The Saints' difficult circumstances this season aside, Atlanta defensive coordinator Ed Donatell knows his team must prove stout when facing backs the caliber of Brown and Williams. Donatell tried not to read too much into the Falcons' Oct. 24 performance against the Jets in which New York managed just 37 yards rushing.
After allowing the Saints to post 211 yards rushing in their first game without injured star runner Deuce McAllister, Atlanta traced its problems to the season-ending injury middle linebacker Ed Hartwell suffered the week before and the personnel shuffle that ensued.
Keith Brooking, who moved from weakside to Hartwell's spot, hadn't played middle linebacker in a 4-3 scheme since 2001. The four-time Pro Bowl selection tried too hard at times against the Saints to compensate for the inexperience of Michael Boley, a rookie making his first career start on the strongside, and Demorrio Williams, who wasn't accustomed to playing weakside.
"When you're making that many moves with guys _ because you are changing Brook, you are changing Demorrio and you are bringing in a guy who hasn't played, a rookie _ at linebacker, that's a major undertaking," Donatell said. "And to get through the first two weeks, I'm thrilled to have two wins. That was the first objective."
The crowd Sunday at Dolphins Stadium will be eager to see if Brown and Williams can duplicate the results they showed in the first NFL game played in Baton Rouge, La.
Brown, the No. 2 overall draft choice and a star for undefeated Auburn last season, finished with 106 yards. Williams had his best game since returning from a four-game suspension that the NFL handed down after the fifth overall pick of 1999 acknowledged a marijuana addiction that caused him to retire temporarily and sit out last season.
In his first home game on Oct. 21, Williams ran six times for minus-1 yard in Miami's 30-20 loss to Kansas City. The coming threat of Hurricane Wilma caused the Dolphins to move that game up two days and play on a Friday night, but Brown managed 95 yards and a touchdown on eight carries.
Few dispute Williams' talent. He rushed for 6,354 yards and 41 touchdowns in splitting his first five seasons between the Dolphins and Saints.
First-year Miami coach Nick Saban certainly wants to see more of what unfolded last week.
"They are outstanding players and the way they were utilized certainly is advantageous to us because they both have ability to make plays," Saban said. "They both made plays in the game. It makes us look like a lot better offensive football team and also makes a lot of the other players play better."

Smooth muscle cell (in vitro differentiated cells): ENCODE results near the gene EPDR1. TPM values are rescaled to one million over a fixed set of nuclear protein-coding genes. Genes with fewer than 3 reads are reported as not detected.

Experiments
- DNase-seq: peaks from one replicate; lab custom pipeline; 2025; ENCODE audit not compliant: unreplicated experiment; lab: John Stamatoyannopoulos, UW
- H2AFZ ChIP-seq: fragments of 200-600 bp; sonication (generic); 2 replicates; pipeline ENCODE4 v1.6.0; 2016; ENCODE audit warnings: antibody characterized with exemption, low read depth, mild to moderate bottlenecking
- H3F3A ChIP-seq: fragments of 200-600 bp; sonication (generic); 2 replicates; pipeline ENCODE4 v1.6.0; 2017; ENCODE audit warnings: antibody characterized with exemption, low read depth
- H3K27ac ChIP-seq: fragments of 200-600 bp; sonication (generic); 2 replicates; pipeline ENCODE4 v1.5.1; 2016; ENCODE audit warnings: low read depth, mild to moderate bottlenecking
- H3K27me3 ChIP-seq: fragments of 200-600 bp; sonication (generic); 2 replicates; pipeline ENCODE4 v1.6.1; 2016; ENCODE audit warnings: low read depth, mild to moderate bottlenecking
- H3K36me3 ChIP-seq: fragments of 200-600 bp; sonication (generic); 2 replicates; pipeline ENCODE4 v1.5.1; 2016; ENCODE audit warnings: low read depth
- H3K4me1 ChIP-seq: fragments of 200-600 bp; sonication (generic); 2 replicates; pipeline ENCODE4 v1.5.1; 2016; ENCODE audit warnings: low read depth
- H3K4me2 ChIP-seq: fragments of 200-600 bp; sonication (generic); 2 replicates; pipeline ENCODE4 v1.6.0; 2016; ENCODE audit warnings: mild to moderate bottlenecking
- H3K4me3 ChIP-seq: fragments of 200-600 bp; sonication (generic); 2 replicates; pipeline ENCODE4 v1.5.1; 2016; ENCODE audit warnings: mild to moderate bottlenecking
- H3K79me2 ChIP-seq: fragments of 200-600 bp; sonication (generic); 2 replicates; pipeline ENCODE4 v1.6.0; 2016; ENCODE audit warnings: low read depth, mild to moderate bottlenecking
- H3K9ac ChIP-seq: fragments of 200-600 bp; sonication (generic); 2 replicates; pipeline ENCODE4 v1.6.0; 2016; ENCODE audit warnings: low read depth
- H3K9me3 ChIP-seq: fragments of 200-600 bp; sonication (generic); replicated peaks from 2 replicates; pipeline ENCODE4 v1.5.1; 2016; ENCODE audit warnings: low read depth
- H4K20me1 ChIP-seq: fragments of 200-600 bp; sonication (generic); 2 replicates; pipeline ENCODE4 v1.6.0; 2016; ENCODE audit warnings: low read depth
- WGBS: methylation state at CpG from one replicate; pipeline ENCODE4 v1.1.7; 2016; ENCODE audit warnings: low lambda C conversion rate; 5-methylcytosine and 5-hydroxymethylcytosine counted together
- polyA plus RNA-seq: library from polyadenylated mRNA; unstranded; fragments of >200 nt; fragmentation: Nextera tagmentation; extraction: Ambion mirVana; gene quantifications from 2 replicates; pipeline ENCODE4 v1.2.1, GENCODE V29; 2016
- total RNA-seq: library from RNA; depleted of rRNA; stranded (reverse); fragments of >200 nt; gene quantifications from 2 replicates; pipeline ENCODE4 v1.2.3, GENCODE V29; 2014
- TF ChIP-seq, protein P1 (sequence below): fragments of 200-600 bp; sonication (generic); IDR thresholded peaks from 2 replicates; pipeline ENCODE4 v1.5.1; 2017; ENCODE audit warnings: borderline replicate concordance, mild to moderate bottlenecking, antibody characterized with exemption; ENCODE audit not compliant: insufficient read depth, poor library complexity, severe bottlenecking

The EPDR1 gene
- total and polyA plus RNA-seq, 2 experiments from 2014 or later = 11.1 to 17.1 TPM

The Falcons (5-2) have faired poorly this season against some of the league's top backs. Seattle's Shaun Alexander, Buffalo's Willis McGahee and New England's Corey Dillon had a combined 390 yards and two touchdowns in beating Atlanta in two of three games.
Miami (3-4) has done an exceptional job of holding onto the football with no giveaways in the running game. Touchdowns, however, have been difficult. The Dolphins are tied for 19th with only four.
"There is always room for improvement, but the bottom line is we just got the win," Williams said. "We need to keep it in that frame of mind. You gain confidence when you stay positive and keep working to get better. I was able to get the ball a little more. We sustained some drives, and we were able to run the ball. The biggest thing for the running game is rhythm. When you convert third downs you can sustain rhythm. I think the line did a great job."
Brown, who grew accustomed to sharing the spotlight with Carnell "Cadillac" Williams at Auburn, believes he and Williams complement each other well.
"We knew we were going to get to that point that we were both going to feel comfortable in the backfield and things were going to start to happen for us," Brown said. "Hopefully we started a good thing and hopefully we can keep it going."